Partly, it’s because the companies hold the ultimate trump cards. Closing the store, or threatening to do so, says Crowther, is the most powerful weapon in a company’s arsenal. Although using closures as retaliation for organizing is against the law in both Canada and the United States, it’s a violation that, according to Crowther, “the trade union movement on both sides of the border is usually unable to prove.” Once the threat is made—or a store is closed in one location to send a message to workers elsewhere—employees feel their jobs are in danger, and “it’s very different to unring that bell,” Crowther explains. “It has a real chilling effect.” Labor courts generally accept the companies’ explanations for store closings—that is, that the decision was made for reasons unrelated to the union—even when they seem transparently false. Paul Meinema, president of UFCW Local 1400, which just won the favorable decision in Saskatchewan, derided Wal-Mart’s usual store-closure defenses: “It’s a very profitable company, and coincidentally the one store that is unionized is ‘not profitable.’ “

Many of these battles, Crowther observes, have been lost because the newly unionized workers can’t get the company to agree to a first contract. The workers then feel the union isn’t doing anything for them and, reasonably, don’t want to pay dues out of their low wages. Meaningful labor-law reform in both Canada and the United States, he says, would allow a labor board to impose that first contract if a company is not bargaining in good faith.

Still, the laws and their scattershot enforcement are not the whole story. “The problem,” explained Sam Gindin, former chief economist and assistant to the president of the Canadian Auto Workers and now a professor at York University, “is not just the law but the state of the union movement.” When companies are determined to fight unions, it takes creativity and dedication to beat them no matter what the legal environment. Some, Gindin noted, “give up too easily if they’re uncertain about the cost-benefit analysis of getting low-dues, high-maintenance workers.” Workers at U.S.-based retailers or fast-food chains earn low wages and endure plenty of rights violations, creating a lot of problems for a union to resolve in exchange for not much revenue in membership dues. As a result, Gindin says, many Canadian unions don’t fight very hard for such workers.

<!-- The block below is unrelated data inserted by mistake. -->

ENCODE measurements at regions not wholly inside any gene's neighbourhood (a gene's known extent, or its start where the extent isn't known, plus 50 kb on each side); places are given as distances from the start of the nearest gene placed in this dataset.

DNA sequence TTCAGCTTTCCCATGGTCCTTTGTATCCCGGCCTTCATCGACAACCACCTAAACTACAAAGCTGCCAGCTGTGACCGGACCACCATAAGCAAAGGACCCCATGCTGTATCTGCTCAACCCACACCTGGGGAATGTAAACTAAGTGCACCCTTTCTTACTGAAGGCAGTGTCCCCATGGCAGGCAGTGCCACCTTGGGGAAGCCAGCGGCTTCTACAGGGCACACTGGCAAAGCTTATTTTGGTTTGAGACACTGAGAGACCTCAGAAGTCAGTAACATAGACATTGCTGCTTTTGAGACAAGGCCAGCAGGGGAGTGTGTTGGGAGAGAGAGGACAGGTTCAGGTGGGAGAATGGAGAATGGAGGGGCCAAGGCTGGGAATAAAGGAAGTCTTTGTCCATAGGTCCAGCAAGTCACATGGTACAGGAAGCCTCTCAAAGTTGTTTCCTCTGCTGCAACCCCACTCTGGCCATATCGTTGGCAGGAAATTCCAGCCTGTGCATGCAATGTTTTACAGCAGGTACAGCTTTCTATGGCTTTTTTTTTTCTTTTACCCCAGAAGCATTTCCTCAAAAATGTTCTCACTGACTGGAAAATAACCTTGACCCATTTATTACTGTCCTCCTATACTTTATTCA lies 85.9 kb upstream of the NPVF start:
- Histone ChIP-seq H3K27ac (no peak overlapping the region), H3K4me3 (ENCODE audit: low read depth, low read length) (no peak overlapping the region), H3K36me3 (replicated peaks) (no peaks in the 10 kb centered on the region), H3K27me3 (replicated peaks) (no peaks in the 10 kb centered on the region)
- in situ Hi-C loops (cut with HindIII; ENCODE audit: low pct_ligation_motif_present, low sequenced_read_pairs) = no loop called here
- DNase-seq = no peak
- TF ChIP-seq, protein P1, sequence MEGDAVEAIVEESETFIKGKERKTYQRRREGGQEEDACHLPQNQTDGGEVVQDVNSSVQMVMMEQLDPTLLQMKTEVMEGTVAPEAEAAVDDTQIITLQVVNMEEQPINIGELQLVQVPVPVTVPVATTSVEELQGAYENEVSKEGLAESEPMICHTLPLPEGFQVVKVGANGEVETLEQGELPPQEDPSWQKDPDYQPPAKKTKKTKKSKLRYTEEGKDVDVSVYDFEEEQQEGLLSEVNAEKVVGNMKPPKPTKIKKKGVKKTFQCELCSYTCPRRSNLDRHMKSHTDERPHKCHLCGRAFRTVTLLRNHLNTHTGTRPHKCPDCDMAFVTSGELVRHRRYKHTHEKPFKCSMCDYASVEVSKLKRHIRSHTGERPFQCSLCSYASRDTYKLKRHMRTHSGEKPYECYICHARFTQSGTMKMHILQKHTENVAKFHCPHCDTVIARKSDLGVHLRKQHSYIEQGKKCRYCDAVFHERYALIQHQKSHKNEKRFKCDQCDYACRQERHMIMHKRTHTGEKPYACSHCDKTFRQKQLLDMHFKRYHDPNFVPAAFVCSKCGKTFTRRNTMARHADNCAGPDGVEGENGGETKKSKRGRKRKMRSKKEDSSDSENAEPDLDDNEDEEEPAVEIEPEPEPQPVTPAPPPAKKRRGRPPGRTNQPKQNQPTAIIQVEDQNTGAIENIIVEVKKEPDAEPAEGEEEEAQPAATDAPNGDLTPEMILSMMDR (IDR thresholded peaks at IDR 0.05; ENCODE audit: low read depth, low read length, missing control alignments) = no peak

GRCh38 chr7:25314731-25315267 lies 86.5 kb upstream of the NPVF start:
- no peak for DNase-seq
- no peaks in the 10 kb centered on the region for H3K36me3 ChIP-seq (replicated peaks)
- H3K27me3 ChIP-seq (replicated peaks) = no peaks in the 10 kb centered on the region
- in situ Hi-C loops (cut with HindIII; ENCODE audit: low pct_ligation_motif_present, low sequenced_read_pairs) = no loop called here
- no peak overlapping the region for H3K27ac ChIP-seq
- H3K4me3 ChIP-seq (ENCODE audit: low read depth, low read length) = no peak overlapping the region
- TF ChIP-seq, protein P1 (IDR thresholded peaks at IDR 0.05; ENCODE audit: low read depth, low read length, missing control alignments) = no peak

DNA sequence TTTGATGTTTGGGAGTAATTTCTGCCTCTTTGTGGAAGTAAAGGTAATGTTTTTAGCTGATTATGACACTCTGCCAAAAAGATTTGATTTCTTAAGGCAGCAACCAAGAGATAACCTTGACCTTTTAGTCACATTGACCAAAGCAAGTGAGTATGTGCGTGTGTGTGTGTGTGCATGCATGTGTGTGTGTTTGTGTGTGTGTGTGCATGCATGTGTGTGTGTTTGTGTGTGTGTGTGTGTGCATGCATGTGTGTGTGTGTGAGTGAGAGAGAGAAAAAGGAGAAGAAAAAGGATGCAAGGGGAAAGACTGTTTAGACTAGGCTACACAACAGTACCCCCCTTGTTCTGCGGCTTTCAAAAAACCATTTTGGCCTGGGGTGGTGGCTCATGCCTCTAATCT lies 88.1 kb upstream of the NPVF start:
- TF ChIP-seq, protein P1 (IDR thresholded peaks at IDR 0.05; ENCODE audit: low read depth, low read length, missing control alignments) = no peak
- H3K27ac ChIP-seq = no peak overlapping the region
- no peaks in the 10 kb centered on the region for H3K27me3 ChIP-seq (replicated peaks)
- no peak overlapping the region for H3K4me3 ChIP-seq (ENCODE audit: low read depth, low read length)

Gindin also observes that unions in Canada don’t work together on these big campaigns; if they did, they’d have a better chance of winning. Labor victories like those in Hull and Weyburn are hard-won, but they won’t last unless they become part of a much broader North American movement in which many more people are willing to organize to defend workers’ rights. “This is not like the 1930s,” Lichtenstein points out, “when there was a real crescendo, a cavalcade of labor organizing.” Lichtenstein, also the author of State of the Union: A Century of American Labor, points out that civil rights activists in the 1960s were effective not just because they passed new laws but because those laws were accompanied by a “transformation in American mores.” When activists convinced enough Americans that racism was morally unacceptable, it became politically unwise for employers to discriminate; in his book, Lichtenstein argues that workers’ rights need to become the center of a social movement in the same way.

It’s too soon to tell, but it’s possible that we’re seeing the beginnings of similar agitation on both sides of the border. Workers in Chicago earlier this month occupied a factory—an event essentially unprecedented in this country since the Depression. Not only was this action supported by the president-elect of the United States, but both Bank of America and JPMorgan Chase acted quickly to meet the workers’ demands. After 15 years of fighting the company, Smithfield workers in Tar Heel, N.C., finally voted to join the United Food and Commercial Workers. Even pilots at JetBlue, long regarded as the Wal-Mart of the skies, will be voting this month on whether to unionize. These could be early signs, Lichtenstein says, of a “shift in the general sentiment.” Without such a shift, he says, the Canadian experience shows that labor-law reform would be “just more work for lawyers.”